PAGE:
In response to Brazilian citizens’ widespread outrage over the NSA leaks, President Dilma Rousseff has given “constitutional urgency” to an amendment aimed at protecting her country’s Internet users. Some fear, however, that the new legislation could lead to a “substandard version of the Net.”
The bill called Marco Civil da Internet (translated roughly as the civil rights framework of the Internet) places utmost importance on defending users’ privacy and free speech rights, but it will also require all Web firms to store duplicates of their Brazilian clients’ personal data in the South American country. This would mean cloud services operating in Brazil will fall under the rule of local law. The BBC reports what critics of the amendment have to say about these provisions:
...the most prominent supporters of the original version of the bill think that not only will the amendment fail to secure individual’s data, it will also drive up the costs for companies operating in Brazil, and impede local innovation.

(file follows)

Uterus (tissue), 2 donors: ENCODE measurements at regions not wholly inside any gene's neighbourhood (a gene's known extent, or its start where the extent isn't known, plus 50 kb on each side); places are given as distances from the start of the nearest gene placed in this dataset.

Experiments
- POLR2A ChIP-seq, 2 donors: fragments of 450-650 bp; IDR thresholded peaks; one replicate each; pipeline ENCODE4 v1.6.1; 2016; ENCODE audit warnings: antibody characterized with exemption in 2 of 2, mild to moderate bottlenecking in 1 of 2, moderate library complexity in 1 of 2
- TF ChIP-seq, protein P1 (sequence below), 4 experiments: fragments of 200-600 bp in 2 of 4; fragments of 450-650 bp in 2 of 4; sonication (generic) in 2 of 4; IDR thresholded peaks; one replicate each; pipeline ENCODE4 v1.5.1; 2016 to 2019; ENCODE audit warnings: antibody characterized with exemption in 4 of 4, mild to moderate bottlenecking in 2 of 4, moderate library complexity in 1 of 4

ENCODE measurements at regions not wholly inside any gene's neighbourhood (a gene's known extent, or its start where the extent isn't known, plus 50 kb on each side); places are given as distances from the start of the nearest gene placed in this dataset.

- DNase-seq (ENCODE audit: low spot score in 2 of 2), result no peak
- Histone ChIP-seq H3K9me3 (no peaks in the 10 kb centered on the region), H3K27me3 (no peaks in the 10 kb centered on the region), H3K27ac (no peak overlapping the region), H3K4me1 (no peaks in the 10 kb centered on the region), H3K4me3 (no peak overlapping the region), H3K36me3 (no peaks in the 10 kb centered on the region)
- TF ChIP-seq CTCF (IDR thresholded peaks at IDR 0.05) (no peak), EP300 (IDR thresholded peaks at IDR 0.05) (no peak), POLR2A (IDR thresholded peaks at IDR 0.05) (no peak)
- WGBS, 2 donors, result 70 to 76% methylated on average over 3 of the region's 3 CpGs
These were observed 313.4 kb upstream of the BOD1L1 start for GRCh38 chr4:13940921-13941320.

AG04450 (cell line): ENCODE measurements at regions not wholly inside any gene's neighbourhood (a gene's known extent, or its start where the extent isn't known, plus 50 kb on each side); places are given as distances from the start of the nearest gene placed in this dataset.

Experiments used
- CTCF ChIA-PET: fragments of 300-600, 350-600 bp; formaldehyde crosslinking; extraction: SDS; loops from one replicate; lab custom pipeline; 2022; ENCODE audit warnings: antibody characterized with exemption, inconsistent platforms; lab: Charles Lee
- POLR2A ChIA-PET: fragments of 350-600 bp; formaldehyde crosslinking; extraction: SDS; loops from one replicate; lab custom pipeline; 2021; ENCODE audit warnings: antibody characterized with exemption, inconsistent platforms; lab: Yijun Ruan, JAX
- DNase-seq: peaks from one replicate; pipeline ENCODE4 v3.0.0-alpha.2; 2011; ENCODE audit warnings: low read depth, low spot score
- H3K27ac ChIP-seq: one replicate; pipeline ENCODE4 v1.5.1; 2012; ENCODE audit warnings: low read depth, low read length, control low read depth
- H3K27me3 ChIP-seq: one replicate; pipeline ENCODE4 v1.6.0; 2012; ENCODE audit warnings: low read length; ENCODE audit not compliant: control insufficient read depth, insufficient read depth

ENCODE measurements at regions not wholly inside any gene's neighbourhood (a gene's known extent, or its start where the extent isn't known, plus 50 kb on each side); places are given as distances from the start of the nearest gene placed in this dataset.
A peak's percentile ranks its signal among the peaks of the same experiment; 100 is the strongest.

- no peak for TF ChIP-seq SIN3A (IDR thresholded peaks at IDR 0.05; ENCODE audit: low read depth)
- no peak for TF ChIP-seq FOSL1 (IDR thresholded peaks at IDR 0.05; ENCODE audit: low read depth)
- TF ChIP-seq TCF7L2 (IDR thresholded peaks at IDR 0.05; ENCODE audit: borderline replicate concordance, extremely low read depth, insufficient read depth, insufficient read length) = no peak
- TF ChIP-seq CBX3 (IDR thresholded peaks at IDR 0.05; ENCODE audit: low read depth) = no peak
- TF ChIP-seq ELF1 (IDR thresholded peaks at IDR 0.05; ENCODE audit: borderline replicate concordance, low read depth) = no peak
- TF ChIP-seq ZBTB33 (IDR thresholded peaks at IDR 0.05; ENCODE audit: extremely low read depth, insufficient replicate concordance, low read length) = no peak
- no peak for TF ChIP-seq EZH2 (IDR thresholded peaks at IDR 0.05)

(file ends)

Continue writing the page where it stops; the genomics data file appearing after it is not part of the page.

Ronaldo Lemos is the director of the Institute of Technology and Society in Rio de Janeiro and one of the architects of the Marco Civil.
“This forced local data storage will make internet companies flee from Brazil,” he says.
“Brazilian internet users will have a second class service compared to Americans or Europeans.
“Websites offering services to Brazilians will have to worry about building a data centre in Brazil.”
Data storage in Brazilian is costly in comparison to both neighbouring countries and the US.
...Critics worry that President Rousseff’s proposed legislation could set a precedent that other countries, with less regard for freedom of speech, might follow.
Former Guardian journalist Glenn Greenwald, who coincidently lives in Rio de Janeiro, believes Rousseff’s reaction to the stories published about the National Security Agency is only the tip of the iceberg. “I think a lot of countries are going to start to look for ways in which they don’t have to be dependent on US infrastructure,” he says.
The final draft of the Marco Civil da Internet is due to be voted on this week. And even though it’s unclear whether the stipulation regarding data storage will make it in, the government insists it will find a way to turn it into the law of the land.
—Posted by Natasha Hakimi
Andre Maceira (CC BY-NC-SA 2.0)